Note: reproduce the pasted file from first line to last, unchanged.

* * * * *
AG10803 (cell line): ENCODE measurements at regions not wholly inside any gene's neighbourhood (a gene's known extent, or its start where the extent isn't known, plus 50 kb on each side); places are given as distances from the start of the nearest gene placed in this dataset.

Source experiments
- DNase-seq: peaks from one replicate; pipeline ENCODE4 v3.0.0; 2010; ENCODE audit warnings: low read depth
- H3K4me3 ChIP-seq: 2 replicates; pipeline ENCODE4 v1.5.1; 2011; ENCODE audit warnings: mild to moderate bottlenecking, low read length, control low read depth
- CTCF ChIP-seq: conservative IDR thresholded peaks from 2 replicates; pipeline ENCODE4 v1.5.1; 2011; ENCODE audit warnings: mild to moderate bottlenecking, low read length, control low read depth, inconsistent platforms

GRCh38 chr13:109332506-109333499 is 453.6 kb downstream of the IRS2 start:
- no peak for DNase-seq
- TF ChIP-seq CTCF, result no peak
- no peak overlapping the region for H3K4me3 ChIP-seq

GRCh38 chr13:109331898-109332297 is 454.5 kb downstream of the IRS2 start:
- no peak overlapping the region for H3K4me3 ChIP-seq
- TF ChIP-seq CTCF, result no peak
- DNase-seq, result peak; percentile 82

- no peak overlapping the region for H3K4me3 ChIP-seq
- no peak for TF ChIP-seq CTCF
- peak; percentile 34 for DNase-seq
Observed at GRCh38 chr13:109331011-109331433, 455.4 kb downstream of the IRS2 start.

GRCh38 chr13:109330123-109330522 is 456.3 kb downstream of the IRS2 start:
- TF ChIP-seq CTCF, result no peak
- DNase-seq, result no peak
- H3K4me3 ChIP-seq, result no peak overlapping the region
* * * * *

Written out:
AG10803 (cell line): ENCODE measurements at regions not wholly inside any gene's neighbourhood (a gene's known extent, or its start where the extent isn't known, plus 50 kb on each side); places are given as distances from the start of the nearest gene placed in this dataset.

Source experiments
- DNase-seq: peaks from one replicate; pipeline ENCODE4 v3.0.0; 2010; ENCODE audit warnings: low read depth
- H3K4me3 ChIP-seq: 2 replicates; pipeline ENCODE4 v1.5.1; 2011; ENCODE audit warnings: mild to moderate bottlenecking, low read length, control low read depth
- CTCF ChIP-seq: conservative IDR thresholded peaks from 2 replicates; pipeline ENCODE4 v1.5.1; 2011; ENCODE audit warnings: mild to moderate bottlenecking, low read length, control low read depth, inconsistent platforms

GRCh38 chr13:109332506-109333499 is 453.6 kb downstream of the IRS2 start:
- no peak for DNase-seq
- TF ChIP-seq CTCF, result no peak
- no peak overlapping the region for H3K4me3 ChIP-seq

GRCh38 chr13:109331898-109332297 is 454.5 kb downstream of the IRS2 start:
- no peak overlapping the region for H3K4me3 ChIP-seq
- TF ChIP-seq CTCF, result no peak
- DNase-seq, result peak; percentile 82

- no peak overlapping the region for H3K4me3 ChIP-seq
- no peak for TF ChIP-seq CTCF
- peak; percentile 34 for DNase-seq
Observed at GRCh38 chr13:109331011-109331433, 455.4 kb downstream of the IRS2 start.

GRCh38 chr13:109330123-109330522 is 456.3 kb downstream of the IRS2 start:
- TF ChIP-seq CTCF, result no peak
- DNase-seq, result no peak
- H3K4me3 ChIP-seq, result no peak overlapping the region